|About test results in Alaska|
Although test results are only one measure of student achievement, they have become increasingly important in assessing student learning. In 2005-2006 Alaska used the Standards-Based Assessment (SBA) to test students in grades 3 through 10 in reading, writing and math. The SBA replaced the Alaska Benchmark Exams in 2004-2005.
In 2005-2006 Alaska also used the High School Graduation Qualifying Exam (HSGQE) to test students in grade 10 in reading, writing and math. Students must pass the HSGQE in order to graduate. The SBA and the HSGQE are standards-based tests that measure how well students are meeting the state's grade-level expectations.
Alaska also used the Terra Nova California Achievement Test, Sixth Edition Survey (CAT/6) in 2005-2006 to assess students in grades 5 and 7 in reading, language arts and math. The CAT/6 is a norm-referenced test, which means it measures how well students in Alaska scored in comparison to their peers across the country.
How are the tests scored?
The CAT/6 measures performance through a percentile based on the scores of all students of the same grade level in the nation. Students receive a percentile rank, which indicates how well they performed in comparison to peers in other states. If the number is 45, for example, students scored as well or better than 45% of students who took the test across the country. The national average for all schools is 50. The state's goal is for all students to score at or above the national average.
Which results are included on GreatSchools profiles?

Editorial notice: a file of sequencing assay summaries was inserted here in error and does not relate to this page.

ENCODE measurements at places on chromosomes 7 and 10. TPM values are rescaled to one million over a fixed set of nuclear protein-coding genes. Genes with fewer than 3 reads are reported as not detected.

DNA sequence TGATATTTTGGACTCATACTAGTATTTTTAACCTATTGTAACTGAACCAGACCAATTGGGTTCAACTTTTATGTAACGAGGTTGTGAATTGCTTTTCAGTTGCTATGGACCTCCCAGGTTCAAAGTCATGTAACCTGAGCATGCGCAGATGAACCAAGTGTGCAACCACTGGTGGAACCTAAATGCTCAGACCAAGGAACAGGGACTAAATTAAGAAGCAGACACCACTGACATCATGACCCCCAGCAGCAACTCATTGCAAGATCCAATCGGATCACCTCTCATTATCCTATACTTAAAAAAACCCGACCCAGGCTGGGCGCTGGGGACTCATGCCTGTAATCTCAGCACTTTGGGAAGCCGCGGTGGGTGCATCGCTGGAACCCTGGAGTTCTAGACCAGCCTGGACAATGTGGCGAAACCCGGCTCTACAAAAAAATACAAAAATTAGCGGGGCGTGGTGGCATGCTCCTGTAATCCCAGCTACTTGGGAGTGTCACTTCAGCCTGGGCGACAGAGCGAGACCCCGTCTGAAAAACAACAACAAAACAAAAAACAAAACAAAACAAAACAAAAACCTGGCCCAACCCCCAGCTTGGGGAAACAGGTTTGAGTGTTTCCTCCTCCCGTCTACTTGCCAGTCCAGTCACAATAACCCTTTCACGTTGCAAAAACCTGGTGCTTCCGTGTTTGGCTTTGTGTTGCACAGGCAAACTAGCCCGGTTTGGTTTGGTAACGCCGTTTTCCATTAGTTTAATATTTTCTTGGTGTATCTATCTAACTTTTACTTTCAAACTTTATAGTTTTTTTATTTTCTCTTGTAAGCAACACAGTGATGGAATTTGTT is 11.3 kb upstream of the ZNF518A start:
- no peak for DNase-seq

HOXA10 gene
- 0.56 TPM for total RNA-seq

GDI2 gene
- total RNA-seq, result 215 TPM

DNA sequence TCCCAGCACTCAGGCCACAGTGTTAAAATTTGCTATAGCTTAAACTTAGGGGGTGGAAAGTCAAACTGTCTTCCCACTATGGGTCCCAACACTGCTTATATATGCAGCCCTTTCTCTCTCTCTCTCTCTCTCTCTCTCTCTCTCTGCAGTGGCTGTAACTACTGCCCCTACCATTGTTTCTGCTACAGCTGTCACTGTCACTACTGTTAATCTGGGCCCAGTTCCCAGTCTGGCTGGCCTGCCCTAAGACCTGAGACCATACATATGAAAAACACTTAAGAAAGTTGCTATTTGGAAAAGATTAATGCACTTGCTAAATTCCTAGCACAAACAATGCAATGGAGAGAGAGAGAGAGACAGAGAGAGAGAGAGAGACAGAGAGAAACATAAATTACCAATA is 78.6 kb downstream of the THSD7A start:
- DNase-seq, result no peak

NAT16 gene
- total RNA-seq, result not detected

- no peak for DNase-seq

GreatSchools also displays subgroup results to show how different groups of students are scoring in comparison to the overall student population in a given grade and subject. These subgroups are identified by the Alaska Department of Education and Early Development; if there are fewer than 5 students in a particular group, data is not reported for that group.
Why do test results matter?
For elementary and middle school students, decisions regarding grade-level promotion or retention are never based on test scores alone. However, a score of below proficient is one piece of evidence that might suggest that additional assistance is needed. For high school students, test scores are extremely important because a passing score on the HSGQE is required for graduation from an Alaska high school. Students have multiple opportunities to retake the exam if they do not pass it the first time.
It is important to be aware of both your child's score on the assessments and the overall results for his school. If your child scores below the standards, contact his teacher to discuss getting additional assistance, and to find out how you can support your child's learning at home. If the school's overall results are low, ask what steps the school is taking to raise achievement levels for all students, and what you as a parent can do to help. If your child is in a failing school, ask what your options are for transferring to a higher-performing school and for obtaining supplemental educational services.
What changes to the tests are planned for the future?
A few parting words
Source: AK EED, 2005-2006